[WP] For the last 40 years, popular music charts have been controlled by a Nostradamus computer, pushing songs that predict the future to the top of the charts. The prophecy of your favorite childhood song is now coming true. – WhiteGuyFly
The dark waves rolled beneath the ship like the heartbeat of the world. It was a beautiful, cloudless night, and it made the captain feel like he was alone in the world, floating in the middle of the ocean in his fishing boat. It had been his home for thirty years, crewed by an ever-changing assortment of men who sought hard work upon the sea.
They had never been this far from the coast, however. In fact, it was literally impossible to be any further from a coast than they were at that moment. They were located at the oceanic ‘pole of inaccessibility’, the single point in the seven seas that was the farthest from any coastline at all. The southern reaches of the Pacific ocean, almost twenty five hundred kilometers from dry land.
The captain had asked his strange client why they were there, but no answers were given.
The man – who claimed to be named “Mister John Smith”, which was almost certainly not his name – was not the kind of person who would stick out of a crowd. He was so mind-bogglingly plain looking that it was hard for the captain to really remember what he looked like. He was very odd, well-spoken but quiet, but he was rich and had paid well to be brought to this location on this moonless night.
“It was a night like this when I saw it,” the man said, standing on the prow of the ship and staring at the sky. The captain stood behind him, arms wrapped around himself to guard from the chill. ‘Mister Smith’ didn’t seem bothered by it.
“Saw what?” the captain asked.
“The sign,” was the cryptic answer. “I saw the sign, and it opened up my eyes.” He wasn’t blinking as he stared at the sky, as if he didn’t want to miss a moment of whatever he was looking for. “I saw the sign,” he whispered.
“You are a creepy bastard,” the captain wanted to say, but a man who is being paid five million American dollars is not a man who is likely to be rude to the man signing the check.
“It was in an old book, a gift from a mad uncle,” the man continued. “I read its ancient pages, and I understood. Life is so… demanding, without understanding. But I saw the sign, and it opened up my eyes, I saw the sign.”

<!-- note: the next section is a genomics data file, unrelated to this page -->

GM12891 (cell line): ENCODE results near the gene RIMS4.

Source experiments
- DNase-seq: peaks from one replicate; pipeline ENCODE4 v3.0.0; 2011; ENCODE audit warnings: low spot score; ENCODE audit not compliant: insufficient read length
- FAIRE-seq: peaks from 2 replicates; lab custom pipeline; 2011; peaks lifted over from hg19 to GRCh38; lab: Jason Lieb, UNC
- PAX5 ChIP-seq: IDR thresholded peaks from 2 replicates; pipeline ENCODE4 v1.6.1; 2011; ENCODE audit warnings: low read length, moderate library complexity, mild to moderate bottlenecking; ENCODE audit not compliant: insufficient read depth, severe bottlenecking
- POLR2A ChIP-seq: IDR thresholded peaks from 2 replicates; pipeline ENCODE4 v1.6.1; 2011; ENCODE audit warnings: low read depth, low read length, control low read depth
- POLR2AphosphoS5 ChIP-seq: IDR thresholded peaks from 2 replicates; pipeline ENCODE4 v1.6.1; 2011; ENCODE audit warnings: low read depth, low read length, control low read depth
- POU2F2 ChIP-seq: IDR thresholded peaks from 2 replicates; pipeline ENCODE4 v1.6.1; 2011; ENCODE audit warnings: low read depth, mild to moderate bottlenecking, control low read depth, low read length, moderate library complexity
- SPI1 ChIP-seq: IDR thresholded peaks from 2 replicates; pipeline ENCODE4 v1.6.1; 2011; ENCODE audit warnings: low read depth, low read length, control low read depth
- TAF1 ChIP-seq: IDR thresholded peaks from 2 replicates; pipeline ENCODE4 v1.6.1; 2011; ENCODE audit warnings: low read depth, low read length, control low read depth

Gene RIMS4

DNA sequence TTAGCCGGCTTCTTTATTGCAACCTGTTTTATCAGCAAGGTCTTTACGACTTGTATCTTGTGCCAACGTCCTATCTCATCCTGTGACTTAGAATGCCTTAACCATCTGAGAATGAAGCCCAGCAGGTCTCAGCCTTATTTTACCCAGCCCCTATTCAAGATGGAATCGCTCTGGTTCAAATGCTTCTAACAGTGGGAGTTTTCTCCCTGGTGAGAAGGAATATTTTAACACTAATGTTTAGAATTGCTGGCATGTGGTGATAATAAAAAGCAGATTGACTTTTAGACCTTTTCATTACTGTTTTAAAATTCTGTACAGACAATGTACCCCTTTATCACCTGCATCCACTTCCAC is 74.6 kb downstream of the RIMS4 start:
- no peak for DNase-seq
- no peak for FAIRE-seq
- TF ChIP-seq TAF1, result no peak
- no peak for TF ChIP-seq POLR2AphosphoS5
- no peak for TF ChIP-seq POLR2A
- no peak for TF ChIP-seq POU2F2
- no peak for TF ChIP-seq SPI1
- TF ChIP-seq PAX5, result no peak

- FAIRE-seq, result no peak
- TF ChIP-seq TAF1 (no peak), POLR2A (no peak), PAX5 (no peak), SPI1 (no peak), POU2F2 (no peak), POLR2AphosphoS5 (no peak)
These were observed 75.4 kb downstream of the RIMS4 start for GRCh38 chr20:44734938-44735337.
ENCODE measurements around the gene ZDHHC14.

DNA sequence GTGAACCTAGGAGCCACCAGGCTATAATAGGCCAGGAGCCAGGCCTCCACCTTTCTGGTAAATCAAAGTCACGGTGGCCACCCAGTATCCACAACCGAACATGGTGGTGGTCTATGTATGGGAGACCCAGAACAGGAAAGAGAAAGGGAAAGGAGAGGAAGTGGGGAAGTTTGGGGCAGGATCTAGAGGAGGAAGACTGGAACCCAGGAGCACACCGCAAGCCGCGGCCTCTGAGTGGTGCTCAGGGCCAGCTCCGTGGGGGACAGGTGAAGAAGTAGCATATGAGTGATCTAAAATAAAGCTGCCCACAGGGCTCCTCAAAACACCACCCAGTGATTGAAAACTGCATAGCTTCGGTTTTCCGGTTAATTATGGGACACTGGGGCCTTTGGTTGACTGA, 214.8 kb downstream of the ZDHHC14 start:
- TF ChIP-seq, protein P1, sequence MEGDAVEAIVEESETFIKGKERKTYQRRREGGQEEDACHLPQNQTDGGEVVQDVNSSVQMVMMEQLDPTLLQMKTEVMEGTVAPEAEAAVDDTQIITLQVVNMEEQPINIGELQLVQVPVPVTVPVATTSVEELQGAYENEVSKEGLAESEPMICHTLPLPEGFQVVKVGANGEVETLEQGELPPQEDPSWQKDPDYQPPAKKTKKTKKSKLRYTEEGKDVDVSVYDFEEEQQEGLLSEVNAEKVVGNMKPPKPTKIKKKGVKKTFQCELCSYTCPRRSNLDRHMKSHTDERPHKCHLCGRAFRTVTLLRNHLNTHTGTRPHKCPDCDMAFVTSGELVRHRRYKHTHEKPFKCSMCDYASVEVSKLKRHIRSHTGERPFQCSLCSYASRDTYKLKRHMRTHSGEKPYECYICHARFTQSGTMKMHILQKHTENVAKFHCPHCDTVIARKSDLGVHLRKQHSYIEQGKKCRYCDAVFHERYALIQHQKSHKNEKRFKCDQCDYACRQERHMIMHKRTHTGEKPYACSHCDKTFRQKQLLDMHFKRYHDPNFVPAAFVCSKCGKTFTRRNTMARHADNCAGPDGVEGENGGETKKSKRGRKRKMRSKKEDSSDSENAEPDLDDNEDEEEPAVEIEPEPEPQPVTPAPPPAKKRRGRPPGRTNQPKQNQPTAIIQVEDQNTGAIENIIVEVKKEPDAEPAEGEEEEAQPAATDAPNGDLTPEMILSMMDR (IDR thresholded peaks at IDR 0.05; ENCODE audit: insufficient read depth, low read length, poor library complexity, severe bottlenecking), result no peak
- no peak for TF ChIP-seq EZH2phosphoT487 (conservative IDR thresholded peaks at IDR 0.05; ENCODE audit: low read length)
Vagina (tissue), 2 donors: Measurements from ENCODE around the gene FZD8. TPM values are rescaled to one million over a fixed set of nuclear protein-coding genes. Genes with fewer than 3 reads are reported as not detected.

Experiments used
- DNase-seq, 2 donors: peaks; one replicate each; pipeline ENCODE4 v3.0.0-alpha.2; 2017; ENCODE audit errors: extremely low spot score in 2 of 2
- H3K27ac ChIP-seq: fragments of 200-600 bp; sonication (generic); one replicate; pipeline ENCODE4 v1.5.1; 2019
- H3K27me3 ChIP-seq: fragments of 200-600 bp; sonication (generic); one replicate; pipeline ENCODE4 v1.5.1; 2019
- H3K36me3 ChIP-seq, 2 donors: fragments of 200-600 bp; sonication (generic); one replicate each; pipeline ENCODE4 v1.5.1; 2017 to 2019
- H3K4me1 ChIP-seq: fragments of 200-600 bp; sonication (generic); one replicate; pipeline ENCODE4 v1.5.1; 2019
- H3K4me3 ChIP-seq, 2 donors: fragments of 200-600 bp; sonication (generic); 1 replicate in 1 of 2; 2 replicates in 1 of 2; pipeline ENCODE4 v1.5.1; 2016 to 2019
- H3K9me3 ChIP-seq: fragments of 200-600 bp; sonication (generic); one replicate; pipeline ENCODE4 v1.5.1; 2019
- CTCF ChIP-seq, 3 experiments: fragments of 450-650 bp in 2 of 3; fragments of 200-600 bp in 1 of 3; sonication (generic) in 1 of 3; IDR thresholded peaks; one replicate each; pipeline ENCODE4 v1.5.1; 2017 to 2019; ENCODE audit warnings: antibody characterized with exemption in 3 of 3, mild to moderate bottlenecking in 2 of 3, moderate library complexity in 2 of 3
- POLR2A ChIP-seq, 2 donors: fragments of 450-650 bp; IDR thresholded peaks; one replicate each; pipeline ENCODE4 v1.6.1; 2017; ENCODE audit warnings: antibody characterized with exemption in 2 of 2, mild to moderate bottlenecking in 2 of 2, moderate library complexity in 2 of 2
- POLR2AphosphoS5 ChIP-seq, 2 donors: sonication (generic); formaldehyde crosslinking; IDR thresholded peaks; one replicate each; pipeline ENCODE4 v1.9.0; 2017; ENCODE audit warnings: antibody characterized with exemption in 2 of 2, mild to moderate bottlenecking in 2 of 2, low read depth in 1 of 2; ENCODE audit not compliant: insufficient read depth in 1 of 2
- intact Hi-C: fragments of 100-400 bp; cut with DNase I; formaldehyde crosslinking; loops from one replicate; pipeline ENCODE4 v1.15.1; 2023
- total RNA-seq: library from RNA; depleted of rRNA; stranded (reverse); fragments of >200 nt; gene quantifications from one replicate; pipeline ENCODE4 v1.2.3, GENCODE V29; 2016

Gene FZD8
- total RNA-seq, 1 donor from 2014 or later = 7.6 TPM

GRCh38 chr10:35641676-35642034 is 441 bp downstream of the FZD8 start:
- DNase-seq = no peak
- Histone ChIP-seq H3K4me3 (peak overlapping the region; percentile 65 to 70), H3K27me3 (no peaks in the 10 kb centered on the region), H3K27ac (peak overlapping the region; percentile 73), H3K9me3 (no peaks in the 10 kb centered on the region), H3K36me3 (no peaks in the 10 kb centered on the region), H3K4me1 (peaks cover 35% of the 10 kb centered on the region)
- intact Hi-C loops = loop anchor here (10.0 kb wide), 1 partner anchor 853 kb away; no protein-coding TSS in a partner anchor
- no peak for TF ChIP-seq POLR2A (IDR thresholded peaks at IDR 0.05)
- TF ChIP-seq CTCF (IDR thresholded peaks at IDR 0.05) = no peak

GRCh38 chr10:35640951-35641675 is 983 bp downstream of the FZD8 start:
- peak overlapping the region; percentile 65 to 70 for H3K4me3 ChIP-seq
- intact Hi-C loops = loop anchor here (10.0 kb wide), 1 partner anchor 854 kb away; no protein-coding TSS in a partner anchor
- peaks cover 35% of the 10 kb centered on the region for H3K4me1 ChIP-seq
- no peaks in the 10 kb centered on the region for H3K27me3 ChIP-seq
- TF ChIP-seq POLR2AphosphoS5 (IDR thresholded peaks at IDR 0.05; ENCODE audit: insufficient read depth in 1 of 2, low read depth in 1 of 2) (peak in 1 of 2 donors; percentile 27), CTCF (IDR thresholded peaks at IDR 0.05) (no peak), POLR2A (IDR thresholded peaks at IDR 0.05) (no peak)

“Uh-huh,” the captain said, wondering if anybody would care if he pushed ‘Mister Smith’ into the ocean and sailed away. There was something wrong about the man, and the stars-
They had never looked like that before. So subtly wrong. But so – so right.
“No one’s gonna drag you up, to get into the light where you belong,” ‘Smith’ said, and he looked at the captain with empty eyes that seemed like they could see through eternity. “But where do you belong?”
The captain fell silent, as he finally noticed that something was missing. The boat was completely still, floating on a waveless sea that stretched to the horizon like a plane of dark glass. Shallow ripples from the bobbing motion of the boat were the only signs of motion on the silent water. ‘Smith’ gripped the railing, staring down into the black waters.
“Under the pale moon,” he said to the deep sea, “for so many years, I’ve wondered who you are.”
Suddenly, there was motion. Not fifty meters away, the sea began to stretch upwards, like something was rising from the ocean-
It broke the water like a dark needle, the tip of a curling spire with three points that twisted like writhing, overlapping snakes-
“How can a thing like you bring me joy!” ‘Smith’ screamed, holding his arms out like a prophet bidding the sea to split. “Under the pale moon, where I see a lot of stars, is enough, enough!”
More spires rose, growing into looming towers, their edges too sharp, angles too large-
“I saw the sign!” ‘Smith’ sang. “And it opened up my eyes, I saw the sign! Life is demanding, without understanding!”
Blood bubbled from the captain’s eyes as the impossible city boiled his fragile mind. He screamed, clawing at his face, mind shattering at the wrongness of the structures rising from the deeps. “Ph’nglui mglw’nafh Cthulhu R’lyeh wgah’nagl fhtagn,” Smith gargled. “Ph’nglui mglw’nafh Cthulhu R’lyeh wgah’nagl fhtagn!”
“R’lyeh will soon rise up! Rise into the light, where it belongs!” the captain screamed, words howling from what was left in his soul.
A horrible roar split the world. Through useless eyes, the captain saw a dead god awaken from his slumber, and scream at the world from a terrible mouth. “But where do we belong?” the captain cried, and his last vestiges of sanity burned away.
“I saw the sign,” chanted he and the man once called Smith. “I saw the sign, I saw the sign…”
The song echoed across the universe, from a small, burning point of light, covered with insignificant beings who believed they were the center of all existence. They burned as they learned the horrible truth, crushed under the footsteps of unknowable gods.
And when it was over, the world spun through the void as it always had, and the stars twinkled overhead without a care for the beings below.